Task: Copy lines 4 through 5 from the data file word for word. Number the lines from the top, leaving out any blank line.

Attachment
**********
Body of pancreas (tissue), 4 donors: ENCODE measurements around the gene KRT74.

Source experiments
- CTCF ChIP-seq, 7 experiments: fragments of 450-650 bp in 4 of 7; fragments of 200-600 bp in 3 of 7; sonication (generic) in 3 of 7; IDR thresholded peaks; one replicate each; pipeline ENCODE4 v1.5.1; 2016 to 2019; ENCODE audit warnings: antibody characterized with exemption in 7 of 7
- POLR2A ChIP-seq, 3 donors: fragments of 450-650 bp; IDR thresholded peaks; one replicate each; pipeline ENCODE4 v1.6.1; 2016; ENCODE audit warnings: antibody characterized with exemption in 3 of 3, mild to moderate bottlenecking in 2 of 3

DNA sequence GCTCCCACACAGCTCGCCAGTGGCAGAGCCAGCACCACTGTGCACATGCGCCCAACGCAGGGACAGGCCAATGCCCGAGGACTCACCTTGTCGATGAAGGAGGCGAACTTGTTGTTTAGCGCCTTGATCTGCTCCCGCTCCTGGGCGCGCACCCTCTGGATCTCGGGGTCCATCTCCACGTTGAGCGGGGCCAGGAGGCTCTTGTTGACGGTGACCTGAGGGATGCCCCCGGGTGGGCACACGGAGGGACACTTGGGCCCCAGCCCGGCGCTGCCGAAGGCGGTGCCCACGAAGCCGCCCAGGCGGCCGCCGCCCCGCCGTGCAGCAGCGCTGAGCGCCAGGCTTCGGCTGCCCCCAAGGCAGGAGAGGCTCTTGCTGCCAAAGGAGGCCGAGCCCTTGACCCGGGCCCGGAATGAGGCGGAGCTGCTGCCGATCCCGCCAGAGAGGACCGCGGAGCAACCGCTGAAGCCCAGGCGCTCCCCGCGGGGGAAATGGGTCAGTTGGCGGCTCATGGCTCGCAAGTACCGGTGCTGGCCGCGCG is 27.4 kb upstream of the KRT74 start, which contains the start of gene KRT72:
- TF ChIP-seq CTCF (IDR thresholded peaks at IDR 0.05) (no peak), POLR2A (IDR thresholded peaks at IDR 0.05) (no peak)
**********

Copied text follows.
- POLR2A ChIP-seq, 3 donors: fragments of 450-650 bp; IDR thresholded peaks; one replicate each; pipeline ENCODE4 v1.6.1; 2016; ENCODE audit warnings: antibody characterized with exemption in 3 of 3, mild to moderate bottlenecking in 2 of 3

DNA sequence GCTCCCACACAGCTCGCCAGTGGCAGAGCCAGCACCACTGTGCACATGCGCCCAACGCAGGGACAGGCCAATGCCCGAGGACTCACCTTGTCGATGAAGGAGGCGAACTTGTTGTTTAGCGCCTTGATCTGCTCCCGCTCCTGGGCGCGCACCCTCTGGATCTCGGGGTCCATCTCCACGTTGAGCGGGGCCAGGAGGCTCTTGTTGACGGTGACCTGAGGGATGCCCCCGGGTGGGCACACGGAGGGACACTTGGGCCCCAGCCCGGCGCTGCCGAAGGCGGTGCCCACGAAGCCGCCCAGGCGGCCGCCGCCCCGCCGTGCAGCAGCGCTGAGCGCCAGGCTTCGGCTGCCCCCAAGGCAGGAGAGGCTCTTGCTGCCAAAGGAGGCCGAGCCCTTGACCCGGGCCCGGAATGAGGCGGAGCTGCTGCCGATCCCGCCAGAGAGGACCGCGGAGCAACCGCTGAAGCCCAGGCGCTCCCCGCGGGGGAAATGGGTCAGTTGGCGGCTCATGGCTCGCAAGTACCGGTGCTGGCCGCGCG is 27.4 kb upstream of the KRT74 start, which contains the start of gene KRT72: